Hera Varmah: This Catholic Schools Week, let’s keep them for the next generation

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We need school choice now so that every child has a chance to learn.

This week, Catholics across the country celebrate Catholic Schools Week — but for most of the last 50 years, Catholic schools have been becoming just memories.

In many parts of the country, the local parish school might be something that grandparents or parents attended but no longer exists as an option for this generation and their children. As a Floridian who was blessed to attend a thriving Catholic school thanks to my home state’s strong school choice programs, I can say that it doesn’t have to be this way.

Despite heroic efforts from clergy and laity, advocates and independent networks, Catholic schools have been closing over the last half-century because schools cannot afford to keep covering the true cost of education, especially as enrollment and unexpected financial struggles arise.

In Florida, the nation’s North Star for school choice, a very different story is told. As a recent study showed, Florida is the only one out of the top 10 states with the highest Catholic school enrollment where trendlines have been moving in the right direction over the last decade. During that time, enrollment in Florida’s Catholic schools grew by 4.4% — compared, for instance, to the 30% drops seen in New York and New Jersey.

Now that Florida has expanded its school choice to all families in the state, this growth is rapidly accelerating. New data from the Florida Catholic Conference show that, in the 2023-24 school year alone, Catholic school enrollment grew by 4% across the Sunshine State. These numbers, which may seem modest at first glance, are a major departure from the trends seen elsewhere, even as Catholic school enrollment picks up across the nation.

In communities across the state, growth is far higher. Schools like Guardian Angels School, a fully certified STREAM campus in Clearwater, are seeing enrollment growth as high as 19% this year. More than anything, these trends are a sign of the parent demand that exists for the rigorous, values-grounded education that Catholic schools offer. When parents are given a choice, they often opt for Catholic schools.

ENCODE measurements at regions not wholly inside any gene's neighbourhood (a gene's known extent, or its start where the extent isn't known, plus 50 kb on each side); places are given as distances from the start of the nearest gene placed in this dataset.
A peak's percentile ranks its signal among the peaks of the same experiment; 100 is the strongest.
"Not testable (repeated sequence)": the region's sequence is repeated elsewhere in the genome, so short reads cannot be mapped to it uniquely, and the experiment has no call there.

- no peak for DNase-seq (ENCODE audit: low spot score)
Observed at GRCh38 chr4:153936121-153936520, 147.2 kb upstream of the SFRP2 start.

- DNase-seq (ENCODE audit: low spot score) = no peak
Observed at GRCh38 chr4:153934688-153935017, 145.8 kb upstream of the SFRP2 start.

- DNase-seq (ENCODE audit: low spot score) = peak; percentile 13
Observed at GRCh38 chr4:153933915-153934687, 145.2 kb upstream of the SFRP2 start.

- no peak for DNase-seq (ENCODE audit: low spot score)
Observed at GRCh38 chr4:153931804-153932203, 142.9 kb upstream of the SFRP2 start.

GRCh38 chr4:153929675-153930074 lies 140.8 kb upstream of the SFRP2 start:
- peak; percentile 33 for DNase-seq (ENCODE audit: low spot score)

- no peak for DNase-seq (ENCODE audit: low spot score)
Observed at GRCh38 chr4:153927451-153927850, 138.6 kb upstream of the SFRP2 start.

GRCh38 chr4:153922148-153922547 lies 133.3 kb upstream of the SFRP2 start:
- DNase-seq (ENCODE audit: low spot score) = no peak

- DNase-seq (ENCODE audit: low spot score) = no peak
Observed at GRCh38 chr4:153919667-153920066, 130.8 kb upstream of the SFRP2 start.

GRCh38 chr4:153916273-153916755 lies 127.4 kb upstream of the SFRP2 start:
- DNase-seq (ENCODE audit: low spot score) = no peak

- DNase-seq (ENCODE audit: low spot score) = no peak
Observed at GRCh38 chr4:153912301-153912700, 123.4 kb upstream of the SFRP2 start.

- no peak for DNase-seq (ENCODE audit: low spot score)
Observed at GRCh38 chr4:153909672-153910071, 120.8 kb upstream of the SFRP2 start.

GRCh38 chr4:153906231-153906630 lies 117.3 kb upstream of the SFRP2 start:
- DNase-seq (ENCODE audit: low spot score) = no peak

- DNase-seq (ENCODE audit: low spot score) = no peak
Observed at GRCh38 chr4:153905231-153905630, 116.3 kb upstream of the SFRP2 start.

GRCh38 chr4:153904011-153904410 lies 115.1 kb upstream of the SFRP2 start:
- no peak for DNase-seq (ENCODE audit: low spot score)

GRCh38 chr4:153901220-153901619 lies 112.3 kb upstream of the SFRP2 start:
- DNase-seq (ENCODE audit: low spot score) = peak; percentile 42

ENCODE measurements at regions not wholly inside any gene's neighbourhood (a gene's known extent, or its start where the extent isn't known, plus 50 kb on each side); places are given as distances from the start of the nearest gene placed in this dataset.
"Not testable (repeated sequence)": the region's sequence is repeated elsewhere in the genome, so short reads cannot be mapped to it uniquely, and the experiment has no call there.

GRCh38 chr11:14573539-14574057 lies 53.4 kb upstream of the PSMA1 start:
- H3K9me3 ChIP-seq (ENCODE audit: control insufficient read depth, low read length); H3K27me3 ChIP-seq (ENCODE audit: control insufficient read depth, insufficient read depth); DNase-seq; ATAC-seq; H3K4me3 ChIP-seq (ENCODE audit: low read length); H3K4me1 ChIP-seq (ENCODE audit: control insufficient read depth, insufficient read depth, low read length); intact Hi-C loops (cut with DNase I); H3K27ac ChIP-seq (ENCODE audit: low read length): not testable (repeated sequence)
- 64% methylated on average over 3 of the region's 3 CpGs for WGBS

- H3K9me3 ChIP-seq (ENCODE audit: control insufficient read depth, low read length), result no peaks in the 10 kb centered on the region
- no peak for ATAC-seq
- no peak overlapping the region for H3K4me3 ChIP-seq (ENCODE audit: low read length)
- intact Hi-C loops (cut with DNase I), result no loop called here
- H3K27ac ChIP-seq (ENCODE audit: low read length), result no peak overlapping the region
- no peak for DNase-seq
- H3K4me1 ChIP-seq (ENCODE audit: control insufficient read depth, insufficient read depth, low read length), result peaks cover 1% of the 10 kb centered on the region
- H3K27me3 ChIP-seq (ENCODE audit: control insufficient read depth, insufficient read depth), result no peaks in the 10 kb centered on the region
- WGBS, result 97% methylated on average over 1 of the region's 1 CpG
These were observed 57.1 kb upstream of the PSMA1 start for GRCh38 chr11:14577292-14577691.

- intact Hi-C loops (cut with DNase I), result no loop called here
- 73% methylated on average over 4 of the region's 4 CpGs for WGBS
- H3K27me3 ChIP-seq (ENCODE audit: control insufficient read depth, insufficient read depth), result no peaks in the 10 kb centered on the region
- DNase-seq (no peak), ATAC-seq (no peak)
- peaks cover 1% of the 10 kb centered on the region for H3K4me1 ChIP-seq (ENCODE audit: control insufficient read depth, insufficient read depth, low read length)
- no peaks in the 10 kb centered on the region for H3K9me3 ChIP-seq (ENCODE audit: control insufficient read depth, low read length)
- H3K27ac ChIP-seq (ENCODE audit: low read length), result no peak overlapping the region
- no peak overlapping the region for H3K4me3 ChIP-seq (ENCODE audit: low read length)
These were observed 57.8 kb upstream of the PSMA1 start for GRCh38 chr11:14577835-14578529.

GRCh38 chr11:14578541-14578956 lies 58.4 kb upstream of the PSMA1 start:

My family made that choice, and it made all the difference in my life. Although I am not Catholic, attending Tampa Catholic High School profoundly shaped both my life trajectory and the person I’ve become. It was a true blessing to attend a school that not only captured my heart but also introduced me to teachers deeply committed to their community and students. Catholic education has a unique ability to serve diverse demographics, and I take great pride in being a product of it. More students should have the opportunity I did.

These numbers are not simply data points on a page — they are lives being changed every day. Families like mine and many others depend upon them, but for almost a generation, this opportunity has been disappearing. It’s hard to overstate the stakes.

In the years after the pandemic, it has become increasingly obvious that catastrophic learning loss occurred at schools across the nation — but not America’s Catholic schools. There, achievement stayed the same or improved even amid enormous challenges and significantly less funding. This life-changing opportunity should not be a disappearing resource — and thanks to school choice, it doesn’t have to be.

As schools across the country come together during National Catholic Schools Week to celebrate all that a Catholic education means to them, we as advocates have an opportunity to rededicate ourselves to expanding school choice — with clear eyes about the risks and what we stand to gain for the future if we succeed. We need school choice now so that every child has a chance to learn.


Hera Varmah is an external relations associate at the American Federation for Children and a Catholic school alum from Florida.

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